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Descend, and open your uncharged ports:
Those enemies of Timon's, and mine own,
Whom you yourselves shall set out for reproof,
Fall, and no more: and, -to atone your fears
With my more noble meaning, -not a man
Shall

pass his quarter, or offend the stream
Of regular justice in your city's bounds,
But shall be remedied, to your publick laws
At heaviest answer.
Both.

'Tis most nobly spoken. Alcib. Descend, and keep your words.

The Senators descend, and

open

the gates.

Enter a Soldier.

Sol. My noble general, Timon is dead; Entomb’d upon the very hem o'the sea: And, on his grave-stone, this insculpture; which With wax I brought away, whose soft impression Interprets for my poor ignorance. Alcib. [Reads.] Here lies a wretched corse, of

wretched soul bereft: Seek not my name: A plugue consume you wicked

caitiff's left! Here lie I Timon; who, alive, all living men did hate: Pass by, and curse thy fill; but pass, and stay not here

thy guit. These well express in thee thy latter spirits :

51

Though thou abhorr'dst in us our human griefs,
Scorn'dst our brain's flow, and those our droplets

which
From niggard nature fall, yet rich conceit
Taught thee to make vast Neptune weep for aye
On thy low grave, on faults forgiven. Dead
Is noble Timon; of whose memory
Hereafter more.-Bring me into your city,
And I will use the olive with my sword:
Make war breed

peace;
make peace

stint

war; make each Prescribe to other, as each other's leech.Let our drunis strike,

[Exeunt.

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BREATH'D as it were-] Breath'd is inured by constant practice; số trained as not to be wearied. To breathe a horse, is to exercise him for the course.

JOHNSON. ? When we for recompence, &c.] We must here suppose the poet busy in reading his own work; and that these three lines are the introduction of the poem addressed to Timon, which he afterwards gives the painter an account of.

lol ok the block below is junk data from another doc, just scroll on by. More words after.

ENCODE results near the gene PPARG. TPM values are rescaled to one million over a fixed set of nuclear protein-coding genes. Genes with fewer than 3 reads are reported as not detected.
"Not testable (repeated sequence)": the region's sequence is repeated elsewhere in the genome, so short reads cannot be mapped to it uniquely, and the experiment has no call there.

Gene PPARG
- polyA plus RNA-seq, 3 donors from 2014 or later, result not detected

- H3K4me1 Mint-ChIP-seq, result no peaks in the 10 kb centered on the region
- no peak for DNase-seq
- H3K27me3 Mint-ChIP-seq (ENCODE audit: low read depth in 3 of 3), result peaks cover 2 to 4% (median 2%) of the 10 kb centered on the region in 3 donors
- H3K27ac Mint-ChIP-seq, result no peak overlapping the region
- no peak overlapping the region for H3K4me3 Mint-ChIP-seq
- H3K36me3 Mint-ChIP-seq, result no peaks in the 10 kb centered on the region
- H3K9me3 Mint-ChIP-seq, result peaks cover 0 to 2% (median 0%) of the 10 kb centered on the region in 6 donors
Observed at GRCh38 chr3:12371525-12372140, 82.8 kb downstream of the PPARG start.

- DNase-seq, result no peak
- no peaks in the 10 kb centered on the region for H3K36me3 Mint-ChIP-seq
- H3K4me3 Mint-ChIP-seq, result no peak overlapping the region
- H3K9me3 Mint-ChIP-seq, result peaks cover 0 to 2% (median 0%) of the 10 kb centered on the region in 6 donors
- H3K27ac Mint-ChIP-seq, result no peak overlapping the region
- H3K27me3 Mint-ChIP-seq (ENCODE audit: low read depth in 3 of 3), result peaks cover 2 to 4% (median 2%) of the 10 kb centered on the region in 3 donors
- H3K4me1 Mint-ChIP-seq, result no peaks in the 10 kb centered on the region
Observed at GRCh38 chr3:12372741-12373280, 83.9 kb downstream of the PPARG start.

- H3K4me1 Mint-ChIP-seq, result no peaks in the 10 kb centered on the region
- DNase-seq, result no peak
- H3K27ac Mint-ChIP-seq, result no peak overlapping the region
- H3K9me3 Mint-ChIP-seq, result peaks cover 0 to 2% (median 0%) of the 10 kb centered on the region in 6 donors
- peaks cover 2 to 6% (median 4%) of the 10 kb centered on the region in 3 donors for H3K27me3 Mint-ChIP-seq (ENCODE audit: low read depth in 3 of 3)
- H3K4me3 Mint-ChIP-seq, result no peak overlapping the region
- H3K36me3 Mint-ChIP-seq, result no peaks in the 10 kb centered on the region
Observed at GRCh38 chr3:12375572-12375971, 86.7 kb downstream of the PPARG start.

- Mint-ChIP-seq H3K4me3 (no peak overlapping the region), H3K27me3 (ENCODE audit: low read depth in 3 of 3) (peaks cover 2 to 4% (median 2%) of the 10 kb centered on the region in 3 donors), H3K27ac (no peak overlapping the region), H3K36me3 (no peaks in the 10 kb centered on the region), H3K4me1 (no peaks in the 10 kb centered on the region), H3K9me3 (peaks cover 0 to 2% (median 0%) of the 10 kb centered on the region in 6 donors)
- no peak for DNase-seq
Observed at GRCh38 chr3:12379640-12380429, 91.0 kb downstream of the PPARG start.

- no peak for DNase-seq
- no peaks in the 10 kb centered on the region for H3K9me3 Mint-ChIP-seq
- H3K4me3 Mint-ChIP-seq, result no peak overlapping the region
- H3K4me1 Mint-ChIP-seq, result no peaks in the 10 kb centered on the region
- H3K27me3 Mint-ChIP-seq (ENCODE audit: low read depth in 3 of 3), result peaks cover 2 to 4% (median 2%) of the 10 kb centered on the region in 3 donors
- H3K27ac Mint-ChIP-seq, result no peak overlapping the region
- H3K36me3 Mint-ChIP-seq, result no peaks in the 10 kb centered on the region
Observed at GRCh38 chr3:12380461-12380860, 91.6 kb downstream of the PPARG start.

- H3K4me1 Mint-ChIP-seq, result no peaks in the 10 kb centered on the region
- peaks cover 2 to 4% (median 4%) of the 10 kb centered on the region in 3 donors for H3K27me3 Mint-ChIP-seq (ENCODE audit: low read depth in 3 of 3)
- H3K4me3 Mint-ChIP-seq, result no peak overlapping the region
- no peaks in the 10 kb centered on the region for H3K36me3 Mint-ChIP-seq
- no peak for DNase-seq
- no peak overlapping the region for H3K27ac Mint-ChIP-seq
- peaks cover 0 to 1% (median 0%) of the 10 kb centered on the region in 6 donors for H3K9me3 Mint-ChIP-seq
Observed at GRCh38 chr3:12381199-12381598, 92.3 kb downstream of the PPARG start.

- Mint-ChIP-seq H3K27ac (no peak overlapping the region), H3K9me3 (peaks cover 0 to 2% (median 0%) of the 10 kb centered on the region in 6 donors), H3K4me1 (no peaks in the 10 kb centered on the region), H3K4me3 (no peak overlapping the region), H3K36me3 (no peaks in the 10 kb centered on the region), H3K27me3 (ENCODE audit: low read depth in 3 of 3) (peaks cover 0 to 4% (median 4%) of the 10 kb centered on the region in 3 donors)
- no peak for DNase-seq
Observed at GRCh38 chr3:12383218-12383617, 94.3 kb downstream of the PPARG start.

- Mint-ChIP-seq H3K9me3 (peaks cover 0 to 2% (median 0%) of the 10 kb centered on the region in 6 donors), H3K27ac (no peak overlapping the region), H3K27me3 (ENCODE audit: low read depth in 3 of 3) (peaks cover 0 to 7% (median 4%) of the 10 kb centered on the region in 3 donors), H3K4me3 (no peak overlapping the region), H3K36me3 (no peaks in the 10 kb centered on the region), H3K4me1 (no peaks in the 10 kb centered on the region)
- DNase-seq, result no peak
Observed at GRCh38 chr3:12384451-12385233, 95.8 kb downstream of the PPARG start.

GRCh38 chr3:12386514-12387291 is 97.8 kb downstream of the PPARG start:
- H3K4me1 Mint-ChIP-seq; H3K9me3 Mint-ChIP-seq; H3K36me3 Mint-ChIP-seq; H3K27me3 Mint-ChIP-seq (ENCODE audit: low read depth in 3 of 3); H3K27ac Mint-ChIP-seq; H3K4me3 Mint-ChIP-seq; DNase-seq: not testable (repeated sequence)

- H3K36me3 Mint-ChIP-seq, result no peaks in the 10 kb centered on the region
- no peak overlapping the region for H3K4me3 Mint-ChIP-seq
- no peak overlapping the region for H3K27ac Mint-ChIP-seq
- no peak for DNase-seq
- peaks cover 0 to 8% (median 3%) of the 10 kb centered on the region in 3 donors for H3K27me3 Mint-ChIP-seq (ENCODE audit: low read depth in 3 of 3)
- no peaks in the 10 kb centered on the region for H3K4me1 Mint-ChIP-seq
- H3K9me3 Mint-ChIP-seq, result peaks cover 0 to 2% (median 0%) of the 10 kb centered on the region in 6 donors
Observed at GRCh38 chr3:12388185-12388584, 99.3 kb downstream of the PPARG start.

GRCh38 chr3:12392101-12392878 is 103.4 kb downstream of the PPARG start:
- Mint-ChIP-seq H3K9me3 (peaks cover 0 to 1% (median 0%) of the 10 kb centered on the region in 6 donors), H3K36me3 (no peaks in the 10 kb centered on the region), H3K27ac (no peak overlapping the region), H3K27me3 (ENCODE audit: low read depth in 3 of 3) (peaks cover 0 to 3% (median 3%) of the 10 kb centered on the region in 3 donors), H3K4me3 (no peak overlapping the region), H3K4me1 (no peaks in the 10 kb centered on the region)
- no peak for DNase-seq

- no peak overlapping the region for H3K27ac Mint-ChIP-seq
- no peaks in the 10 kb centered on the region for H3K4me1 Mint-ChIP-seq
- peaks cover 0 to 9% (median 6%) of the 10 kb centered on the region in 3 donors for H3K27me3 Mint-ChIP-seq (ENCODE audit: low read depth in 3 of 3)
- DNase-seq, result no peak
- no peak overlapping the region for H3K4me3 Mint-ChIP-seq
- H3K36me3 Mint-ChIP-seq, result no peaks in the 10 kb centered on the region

WARBURTON. $ In a wide sea of war :) In ancient times men wrote upon tablets of wax with a graver or stile. This custom does not seem to have ceased in England till as late as the reign of Richard II.

4 I'll unbolt to you.] I'll explain; i'll unlock my mind.

properties–) Appropriates, makes his own. o even he drops down, &c.) Either Shakspeare meant to put a falshood into the mouth of his poet, or VOL. X.

I

5

STEEVENS.

8

had not yet thoroughly planned the character of Apemantus;

for in the ensuing scenes, his behaviour is as cynical to Timon as to the rest. i-conceived to scope.] Imagined properly.

our condition.] Our art; The subject would be well expressed in a picture.

9 A thousand moral paintings I can shew.] Shakspeare seems to intend in this dialogue to express some competition between the two great arts of imitation. Whatever the poet declares himself to have shewn, the painter thinks he could have sbewn better.

JOHNSON. 10 'Tis not enough, &c.] This thought is better expressed by Dr. Madden in his elegy on archbishop Boulter.

-He thought it mean Only to help the poor to breg again. JOHNSON. Mr. Steevens hints, that Madden paid ten guineas to Johnson for correcting this Blegy.

u Therefore he will be, Timon:] The thought is closely expressed, and obscure : but this seems the meaning, If the man be honest, my lord, for that reuson he will be so in this; and not endeavour at the injustice of gaining my daughter without my consent.

WAR BURTON. 12 It would unclew mem] To unclew, is to unwind a ball of thread. To unclew a man, is to draw out the whole mass of his fortunes.

JOHNSON. 13 Enter APEMANTUS.) See this character of a cynic

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